You have said that you consider yourself both a rookie and a veteran, with a strong focus on training, mentorship, and safety culture. Could you tell us a little bit more about this and how it drives both your pursuit of professional development and mentorship or coaching of others?
I have been referred to as “the rookie and the vet” by coworkers in the past because I am only 24 years old but have been working full time in the EHS field for several years. I have strong technical skills in health and safety, with key knowledge in emergency response planning, security, and environmental issues. I have brilliant mentors, and that is something that you will often hear me speak a lot about. I also have coworkers and friends who I consider to be my mentees.
The number one driving factor behind my mentoring is a safer workplace. My goal is to develop and guide my mentees to help set them up for success—I am a huge team player, and I want to see not only my company but also the people in it win! I meet monthly with the people I mentor to talk about challenges, set SMART (specific, measurable, attainable, relevant, and time-based) goals, work on training paths, and answer any questions they may have.
You mentioned that you volunteer EHS services to your local community. What kinds of organizations have you worked with, and what sorts of work and services are you providing for them?
Volunteering my time for the betterment of my community and the people in it is a huge priority for me. A few examples include comanaging a local river cleanup and performing timely EHS audits on local municipal plants. One of my favorite volunteer initiatives was creating and implementing an annual qualification training program for the local sanitary authority. I worked with a small team to develop company policies, computer-based training, a training record retention system, and knowledge exams to verify worker competency. Employees of the authority must participate in this training annually and pass the knowledge exam in order to perform their jobs.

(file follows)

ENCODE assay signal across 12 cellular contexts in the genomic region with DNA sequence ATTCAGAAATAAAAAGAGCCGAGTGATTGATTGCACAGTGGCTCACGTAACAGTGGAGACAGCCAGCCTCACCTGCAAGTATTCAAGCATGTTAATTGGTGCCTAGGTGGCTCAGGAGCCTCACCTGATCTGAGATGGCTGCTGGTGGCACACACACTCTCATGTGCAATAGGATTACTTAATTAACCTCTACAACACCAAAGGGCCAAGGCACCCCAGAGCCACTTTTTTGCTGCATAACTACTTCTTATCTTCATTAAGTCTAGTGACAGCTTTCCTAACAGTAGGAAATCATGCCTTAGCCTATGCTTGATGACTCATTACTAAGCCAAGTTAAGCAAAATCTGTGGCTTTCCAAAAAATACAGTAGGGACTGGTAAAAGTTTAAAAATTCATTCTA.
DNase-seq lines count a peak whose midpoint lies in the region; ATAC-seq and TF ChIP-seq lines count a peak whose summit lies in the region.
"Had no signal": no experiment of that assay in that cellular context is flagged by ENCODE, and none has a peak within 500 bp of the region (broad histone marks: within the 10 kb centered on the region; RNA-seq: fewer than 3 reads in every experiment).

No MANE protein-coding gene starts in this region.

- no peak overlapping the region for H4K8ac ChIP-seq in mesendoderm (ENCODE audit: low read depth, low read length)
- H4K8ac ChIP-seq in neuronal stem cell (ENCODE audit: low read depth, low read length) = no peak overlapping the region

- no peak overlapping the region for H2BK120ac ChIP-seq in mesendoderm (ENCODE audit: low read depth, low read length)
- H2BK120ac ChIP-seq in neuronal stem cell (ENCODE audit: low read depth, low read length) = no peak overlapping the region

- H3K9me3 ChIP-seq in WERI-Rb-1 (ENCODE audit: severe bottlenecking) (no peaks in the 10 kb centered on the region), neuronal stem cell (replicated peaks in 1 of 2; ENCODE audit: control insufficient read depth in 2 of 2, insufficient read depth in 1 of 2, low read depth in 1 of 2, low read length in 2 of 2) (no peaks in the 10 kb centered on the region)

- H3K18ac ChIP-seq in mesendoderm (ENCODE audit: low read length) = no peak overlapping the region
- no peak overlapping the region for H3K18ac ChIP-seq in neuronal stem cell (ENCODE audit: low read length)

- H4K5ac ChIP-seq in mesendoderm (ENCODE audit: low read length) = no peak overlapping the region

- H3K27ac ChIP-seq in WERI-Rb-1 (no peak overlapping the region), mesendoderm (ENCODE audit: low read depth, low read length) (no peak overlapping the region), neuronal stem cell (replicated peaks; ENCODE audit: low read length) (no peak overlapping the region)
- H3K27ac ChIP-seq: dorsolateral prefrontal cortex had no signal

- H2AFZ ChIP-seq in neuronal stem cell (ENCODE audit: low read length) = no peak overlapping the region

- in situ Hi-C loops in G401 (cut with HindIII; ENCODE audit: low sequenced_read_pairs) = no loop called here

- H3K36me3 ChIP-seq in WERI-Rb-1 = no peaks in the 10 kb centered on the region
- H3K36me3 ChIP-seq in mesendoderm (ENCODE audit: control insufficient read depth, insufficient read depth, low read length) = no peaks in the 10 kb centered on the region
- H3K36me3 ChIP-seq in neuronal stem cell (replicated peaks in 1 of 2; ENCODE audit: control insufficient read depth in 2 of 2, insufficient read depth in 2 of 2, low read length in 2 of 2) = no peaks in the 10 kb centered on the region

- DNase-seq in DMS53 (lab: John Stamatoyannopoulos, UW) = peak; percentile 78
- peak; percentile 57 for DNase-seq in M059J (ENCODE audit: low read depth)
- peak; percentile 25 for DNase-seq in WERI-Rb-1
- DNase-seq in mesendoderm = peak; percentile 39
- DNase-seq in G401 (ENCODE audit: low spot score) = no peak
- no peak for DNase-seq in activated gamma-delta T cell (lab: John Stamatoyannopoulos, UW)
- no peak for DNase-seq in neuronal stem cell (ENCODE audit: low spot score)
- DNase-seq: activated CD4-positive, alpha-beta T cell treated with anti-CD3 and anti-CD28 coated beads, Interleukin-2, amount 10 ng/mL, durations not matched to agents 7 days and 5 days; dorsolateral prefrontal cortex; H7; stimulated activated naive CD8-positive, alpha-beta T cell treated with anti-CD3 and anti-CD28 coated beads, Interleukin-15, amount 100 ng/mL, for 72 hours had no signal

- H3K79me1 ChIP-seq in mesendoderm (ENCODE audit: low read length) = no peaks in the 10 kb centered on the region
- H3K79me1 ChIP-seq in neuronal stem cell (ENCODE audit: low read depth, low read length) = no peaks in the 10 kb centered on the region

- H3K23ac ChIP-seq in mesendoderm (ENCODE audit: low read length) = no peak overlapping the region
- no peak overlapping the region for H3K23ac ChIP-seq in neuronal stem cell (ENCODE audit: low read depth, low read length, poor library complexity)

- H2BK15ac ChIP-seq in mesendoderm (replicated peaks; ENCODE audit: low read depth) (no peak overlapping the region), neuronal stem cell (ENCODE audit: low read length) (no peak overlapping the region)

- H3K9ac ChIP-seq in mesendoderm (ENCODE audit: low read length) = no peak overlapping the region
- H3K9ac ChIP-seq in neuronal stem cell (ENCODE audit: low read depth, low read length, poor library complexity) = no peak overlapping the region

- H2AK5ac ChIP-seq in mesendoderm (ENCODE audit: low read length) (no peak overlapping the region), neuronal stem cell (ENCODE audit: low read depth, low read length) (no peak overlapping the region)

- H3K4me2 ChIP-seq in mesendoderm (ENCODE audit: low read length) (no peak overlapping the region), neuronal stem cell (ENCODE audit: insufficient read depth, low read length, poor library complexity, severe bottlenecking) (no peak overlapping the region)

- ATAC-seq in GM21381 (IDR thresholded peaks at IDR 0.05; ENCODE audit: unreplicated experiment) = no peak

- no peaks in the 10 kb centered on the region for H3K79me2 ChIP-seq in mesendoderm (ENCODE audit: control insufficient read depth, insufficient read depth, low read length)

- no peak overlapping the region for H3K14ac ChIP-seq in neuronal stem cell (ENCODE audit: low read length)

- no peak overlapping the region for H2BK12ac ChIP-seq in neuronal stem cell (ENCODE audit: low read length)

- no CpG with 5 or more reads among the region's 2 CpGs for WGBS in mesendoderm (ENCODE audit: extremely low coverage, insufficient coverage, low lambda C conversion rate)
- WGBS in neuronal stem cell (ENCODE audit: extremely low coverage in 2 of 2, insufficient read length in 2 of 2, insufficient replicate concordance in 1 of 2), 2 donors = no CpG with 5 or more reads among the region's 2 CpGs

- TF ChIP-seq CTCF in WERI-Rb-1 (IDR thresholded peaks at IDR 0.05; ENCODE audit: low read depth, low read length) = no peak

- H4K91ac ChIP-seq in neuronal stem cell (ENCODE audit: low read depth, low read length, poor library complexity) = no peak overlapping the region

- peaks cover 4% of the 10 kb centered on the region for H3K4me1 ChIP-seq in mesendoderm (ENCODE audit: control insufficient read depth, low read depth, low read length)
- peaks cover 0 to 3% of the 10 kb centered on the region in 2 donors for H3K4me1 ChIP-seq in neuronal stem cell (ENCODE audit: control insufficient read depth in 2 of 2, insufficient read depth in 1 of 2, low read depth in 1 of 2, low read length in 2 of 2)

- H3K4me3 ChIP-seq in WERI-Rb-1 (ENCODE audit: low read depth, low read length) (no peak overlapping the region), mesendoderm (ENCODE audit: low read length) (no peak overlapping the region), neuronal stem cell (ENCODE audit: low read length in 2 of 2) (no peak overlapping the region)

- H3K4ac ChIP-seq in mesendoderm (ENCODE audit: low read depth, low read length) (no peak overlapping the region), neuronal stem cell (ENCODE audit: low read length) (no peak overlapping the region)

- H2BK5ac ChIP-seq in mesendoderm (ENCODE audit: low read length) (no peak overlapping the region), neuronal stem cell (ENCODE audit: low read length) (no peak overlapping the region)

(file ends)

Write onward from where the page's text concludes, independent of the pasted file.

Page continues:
What advice or lessons learned would you share with people who are just entering the EHS field?
Whether you are a young professional just entering the EHS field or you are transitioning from a different field, here are some very beneficial tips and advice I like to offer.
- Be a sponge for information and new learnings. It is important to ask questions when you don’t know something because that is the only way you will learn. Leverage the knowledge and experiences of those around you to make you a better safety professional.
- Mentors, mentors, mentors. I correlate a lot of my success in the EHS field with having great mentors. When choosing a mentor, it’s important to choose one you can trust, who challenges you and supports you, and who is someone in a position in which you can see yourself being one day. Your mentors will help guide you and coach you through tough times and hard decisions in your career. They will also act as good role models and people for you to strive to be like. A good mentor can most certainly jump-start your career and guide you to success.
- Never be afraid to take on new challenges. Taking on new challenges will force you to expand and become a better version of yourself. You will learn many new things by partaking in new or unfamiliar projects.
- Continuous improvement. Make it a priority to constantly improve yourself. Approach situations and challenges with a learning mind-set. Develop a mentality and competitiveness to be the best—always be proud but never satisfied.
- Make a name for yourself. Never be afraid to speak up or contribute when you have new or innovative ideas. Your biggest competition is the person in the mirror, and you must always be confident in your skills and abilities, as well as the value you can add to your company. And, lastly, stay hungry and humble.
|Rocco Martini, CSP, OHST, STS, is a Safety Specialist at Shell Polymers in Monaca, Pennsylvania. Martini possesses strong technical skills in health, safety, security, and environment (HSSE), as well as emergency response planning, which were gained during his 3 years of experience working for Shell at the Pennsylvania Chemicals Project. Martini earned his bachelor’s degree in Safety and Health Management at Slippery Rock University, and he excels in training and developing employees to drive safe work practices and build an unrivaled safety culture. His desire to continuously improve professionally is a core motivational value for him—after recently achieving his Certified Safety Professional (CSP) certification, he now is working toward his master’s degree in business administration (MBA), along with a graduate certificate in environmental management.|
Would you like to be profiled in a future “Faces of EHS” and share your experiences, challenges, etc.? Or, do you know anyone else in EHS you think has an interesting story to tell? Write us at ehsposts@SimplifyCompliance.com, and include your name and contact information; be sure to put “Faces of EHS” in the subject line.